Tea caddy spoon with clock face engraved showing 4pm on round spoon, tea pot shaped handle with enamel scenic view badge saying 'Healesville' ( depicting Maroondah Reservoir outlet tower). Tea caddy spoon box labelled 'Fine Silverware by Stokes'

Historical information

Melbourne Water inherited many of its water assets, such as reservoirs from its predecessor the Melbourne Metropolitan Board of Works (MMBW). They have served the organisation well and have long been celebrated for both their natural beauty and engineering ingenuity. In the nineteenth century Victoria’s fundamental need for water infrastructure went beyond merely functional solutions and reflected the English ideal of the romance and beauty that was embodied in expanses of water. The MMBW further enhanced this notion by incorporating beauty and function in to the Classical and Italianate designs of its infrastructure such as pumping houses and reservoir outlet towers. The reservoir gardens and picnic areas were landscaped with ornamental stonework, exotic trees, decorative flower beds, fern glads pools and rose gardens. All features of the water supply system became widely celebrated as beauty spots that continue to be very popular to this day with tourists and locals alike. This souvenir is a product of that flourishing tourist trade. These water supply sites continue to enhance Melbourne’s charm and liveability and are now recognised as places of cultural and historic significance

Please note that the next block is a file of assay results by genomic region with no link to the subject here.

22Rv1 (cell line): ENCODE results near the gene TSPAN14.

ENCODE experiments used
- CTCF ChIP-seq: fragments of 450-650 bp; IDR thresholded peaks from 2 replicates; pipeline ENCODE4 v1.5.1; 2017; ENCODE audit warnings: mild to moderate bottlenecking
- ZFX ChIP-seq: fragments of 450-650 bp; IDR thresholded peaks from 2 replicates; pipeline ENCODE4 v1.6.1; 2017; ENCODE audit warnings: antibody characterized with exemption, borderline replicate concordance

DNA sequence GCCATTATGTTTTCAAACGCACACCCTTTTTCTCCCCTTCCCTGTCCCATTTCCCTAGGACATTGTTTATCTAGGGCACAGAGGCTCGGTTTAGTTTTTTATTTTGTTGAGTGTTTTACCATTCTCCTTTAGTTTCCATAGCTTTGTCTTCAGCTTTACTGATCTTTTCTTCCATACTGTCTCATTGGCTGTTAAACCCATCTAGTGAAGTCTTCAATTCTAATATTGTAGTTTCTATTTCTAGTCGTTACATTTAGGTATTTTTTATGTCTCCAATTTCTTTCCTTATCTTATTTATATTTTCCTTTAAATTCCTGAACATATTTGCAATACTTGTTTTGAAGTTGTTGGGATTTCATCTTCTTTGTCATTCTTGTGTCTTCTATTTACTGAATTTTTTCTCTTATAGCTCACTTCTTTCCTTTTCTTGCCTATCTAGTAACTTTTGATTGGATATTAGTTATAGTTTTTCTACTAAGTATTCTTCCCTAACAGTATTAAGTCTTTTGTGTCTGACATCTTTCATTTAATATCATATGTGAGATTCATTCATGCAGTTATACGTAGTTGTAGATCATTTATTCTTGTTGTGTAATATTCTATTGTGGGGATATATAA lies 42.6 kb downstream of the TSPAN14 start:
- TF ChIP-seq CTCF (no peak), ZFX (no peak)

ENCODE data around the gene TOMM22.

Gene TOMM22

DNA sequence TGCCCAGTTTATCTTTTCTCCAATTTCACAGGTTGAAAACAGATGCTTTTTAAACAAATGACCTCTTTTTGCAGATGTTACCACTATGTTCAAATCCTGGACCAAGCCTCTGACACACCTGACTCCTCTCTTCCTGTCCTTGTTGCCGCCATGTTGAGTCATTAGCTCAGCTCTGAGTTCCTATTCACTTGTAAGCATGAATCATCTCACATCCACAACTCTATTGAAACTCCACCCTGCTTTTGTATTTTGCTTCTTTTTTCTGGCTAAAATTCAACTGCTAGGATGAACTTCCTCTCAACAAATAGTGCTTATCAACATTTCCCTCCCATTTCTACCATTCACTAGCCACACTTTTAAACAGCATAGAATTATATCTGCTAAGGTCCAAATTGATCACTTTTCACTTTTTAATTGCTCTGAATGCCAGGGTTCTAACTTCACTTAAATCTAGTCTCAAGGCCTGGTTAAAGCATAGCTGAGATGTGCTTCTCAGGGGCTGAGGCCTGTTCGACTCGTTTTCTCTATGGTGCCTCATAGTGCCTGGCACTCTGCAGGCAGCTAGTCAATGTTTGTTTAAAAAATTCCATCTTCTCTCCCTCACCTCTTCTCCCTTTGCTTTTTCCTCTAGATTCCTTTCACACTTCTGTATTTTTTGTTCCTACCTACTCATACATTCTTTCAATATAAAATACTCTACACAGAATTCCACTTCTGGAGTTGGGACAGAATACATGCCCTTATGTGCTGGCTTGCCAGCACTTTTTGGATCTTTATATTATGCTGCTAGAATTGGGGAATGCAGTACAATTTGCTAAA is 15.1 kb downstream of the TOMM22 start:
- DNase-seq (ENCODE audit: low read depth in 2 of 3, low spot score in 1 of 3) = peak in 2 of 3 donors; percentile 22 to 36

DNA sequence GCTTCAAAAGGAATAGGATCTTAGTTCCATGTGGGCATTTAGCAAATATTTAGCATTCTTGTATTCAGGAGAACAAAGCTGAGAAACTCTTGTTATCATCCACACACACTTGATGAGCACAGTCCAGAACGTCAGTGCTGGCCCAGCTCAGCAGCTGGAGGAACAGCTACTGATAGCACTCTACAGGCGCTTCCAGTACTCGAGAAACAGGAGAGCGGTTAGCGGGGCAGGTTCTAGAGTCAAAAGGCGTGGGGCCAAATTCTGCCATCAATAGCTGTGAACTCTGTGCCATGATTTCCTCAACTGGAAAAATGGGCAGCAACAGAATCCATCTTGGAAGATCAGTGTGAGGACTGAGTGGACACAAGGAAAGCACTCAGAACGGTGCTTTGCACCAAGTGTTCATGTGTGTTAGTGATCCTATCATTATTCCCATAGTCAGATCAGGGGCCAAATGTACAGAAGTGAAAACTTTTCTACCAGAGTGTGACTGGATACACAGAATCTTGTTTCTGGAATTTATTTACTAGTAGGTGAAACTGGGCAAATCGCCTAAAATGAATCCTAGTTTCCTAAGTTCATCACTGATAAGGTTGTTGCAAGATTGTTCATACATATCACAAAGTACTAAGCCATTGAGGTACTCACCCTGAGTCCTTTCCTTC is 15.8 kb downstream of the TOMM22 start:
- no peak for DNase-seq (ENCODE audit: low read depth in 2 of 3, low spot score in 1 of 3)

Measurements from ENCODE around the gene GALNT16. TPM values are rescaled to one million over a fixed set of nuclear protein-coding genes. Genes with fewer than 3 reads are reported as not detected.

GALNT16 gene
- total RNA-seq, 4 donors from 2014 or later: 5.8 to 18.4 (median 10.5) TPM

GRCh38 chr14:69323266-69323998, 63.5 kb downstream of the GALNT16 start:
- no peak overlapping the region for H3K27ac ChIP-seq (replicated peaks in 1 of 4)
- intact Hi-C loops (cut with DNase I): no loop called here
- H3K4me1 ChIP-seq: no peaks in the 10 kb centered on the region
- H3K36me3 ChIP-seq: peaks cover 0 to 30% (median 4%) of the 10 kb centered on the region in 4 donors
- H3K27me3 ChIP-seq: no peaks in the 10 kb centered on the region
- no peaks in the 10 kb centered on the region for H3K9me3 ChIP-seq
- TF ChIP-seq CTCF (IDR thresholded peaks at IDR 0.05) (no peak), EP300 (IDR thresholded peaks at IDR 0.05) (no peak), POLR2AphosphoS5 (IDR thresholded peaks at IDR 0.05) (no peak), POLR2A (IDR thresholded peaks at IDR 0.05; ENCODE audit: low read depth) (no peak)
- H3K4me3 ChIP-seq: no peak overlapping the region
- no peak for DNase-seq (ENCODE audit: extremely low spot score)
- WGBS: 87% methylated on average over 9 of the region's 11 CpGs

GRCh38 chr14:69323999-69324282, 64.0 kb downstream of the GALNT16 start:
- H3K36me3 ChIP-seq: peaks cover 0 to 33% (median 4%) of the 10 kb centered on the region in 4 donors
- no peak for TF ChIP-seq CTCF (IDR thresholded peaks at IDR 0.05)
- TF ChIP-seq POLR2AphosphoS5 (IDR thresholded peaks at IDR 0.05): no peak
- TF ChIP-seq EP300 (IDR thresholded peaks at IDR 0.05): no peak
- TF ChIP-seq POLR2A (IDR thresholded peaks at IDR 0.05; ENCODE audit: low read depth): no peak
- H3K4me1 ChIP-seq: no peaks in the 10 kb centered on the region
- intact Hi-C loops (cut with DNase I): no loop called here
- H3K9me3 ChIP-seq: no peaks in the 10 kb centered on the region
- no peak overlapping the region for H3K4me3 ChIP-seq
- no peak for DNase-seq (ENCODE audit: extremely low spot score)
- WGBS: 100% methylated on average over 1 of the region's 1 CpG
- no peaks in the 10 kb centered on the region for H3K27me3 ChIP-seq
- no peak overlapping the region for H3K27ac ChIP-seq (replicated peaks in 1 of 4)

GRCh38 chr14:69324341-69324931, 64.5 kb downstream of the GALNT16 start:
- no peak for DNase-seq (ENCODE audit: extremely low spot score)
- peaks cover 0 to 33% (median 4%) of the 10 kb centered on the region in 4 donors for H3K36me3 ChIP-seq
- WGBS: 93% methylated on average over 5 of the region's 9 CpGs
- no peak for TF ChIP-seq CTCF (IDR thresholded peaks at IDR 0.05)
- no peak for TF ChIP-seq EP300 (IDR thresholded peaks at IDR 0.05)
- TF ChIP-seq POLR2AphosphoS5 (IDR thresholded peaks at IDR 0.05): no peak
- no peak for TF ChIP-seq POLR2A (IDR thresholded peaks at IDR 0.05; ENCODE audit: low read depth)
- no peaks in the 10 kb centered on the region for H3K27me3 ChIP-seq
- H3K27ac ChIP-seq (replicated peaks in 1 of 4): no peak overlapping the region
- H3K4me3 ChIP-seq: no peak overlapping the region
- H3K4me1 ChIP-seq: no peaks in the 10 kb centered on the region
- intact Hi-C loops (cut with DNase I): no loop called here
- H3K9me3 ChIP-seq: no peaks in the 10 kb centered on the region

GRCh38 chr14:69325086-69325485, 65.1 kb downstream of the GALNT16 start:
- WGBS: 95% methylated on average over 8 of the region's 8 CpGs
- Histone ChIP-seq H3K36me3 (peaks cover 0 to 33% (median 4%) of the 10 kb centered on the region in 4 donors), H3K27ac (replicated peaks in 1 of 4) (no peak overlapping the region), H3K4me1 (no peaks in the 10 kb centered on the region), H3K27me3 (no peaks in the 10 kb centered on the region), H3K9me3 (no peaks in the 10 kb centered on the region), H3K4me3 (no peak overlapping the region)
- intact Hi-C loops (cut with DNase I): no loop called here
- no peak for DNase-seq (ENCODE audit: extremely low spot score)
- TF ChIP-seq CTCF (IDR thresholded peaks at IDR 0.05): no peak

Significance

This souvenir item has been curated by Melbourne Water as it represents an important historical aspect of the organisation by demonstrating the popularity of its water asset sites as recreational places and tourist attractions, and although these sites are functional parts of the water supply system, they were also designed to be enjoyed by the public both aesthetically and recreationally.

Inscriptions & Markings

Stokes and Sons Stokes & Sons logo (Star with S and boomerang) EG. No. 15733

Photographs: The Maroondah Dam Wall Under Construction

Melbourne Water, Docklands

These images are part of a series of eight photographs which document the construction of the Maroondah Dam in the 1920s.

Historical information

The Maroondah System was first and foremost developed as a functional component of Melbourne's Water Supply System. In addition to functionality, the Melbourne and Metropolitan Board of Works (MMBW) envisioned the Maroondah Reserve to be enjoyed aesthetically and recreationally by the public. This souvenir illustrates the realisation of the Maroondah System as a local recreational and tourist attraction in the early 20th century. The Maroondah Reserve gardens were landscaped with English-style ornamental stonework, exotic trees, flower beds and rose gardens. All features of the water supply system became widely celebrated as beauty spots that continue to be very popular to this day with tourists and locals alike. This souvenir is a product of that flourishing tourist trade. These water supply sites continue to enhance Melbourne’s charm and liveability and are now recognised as places of cultural and historic significance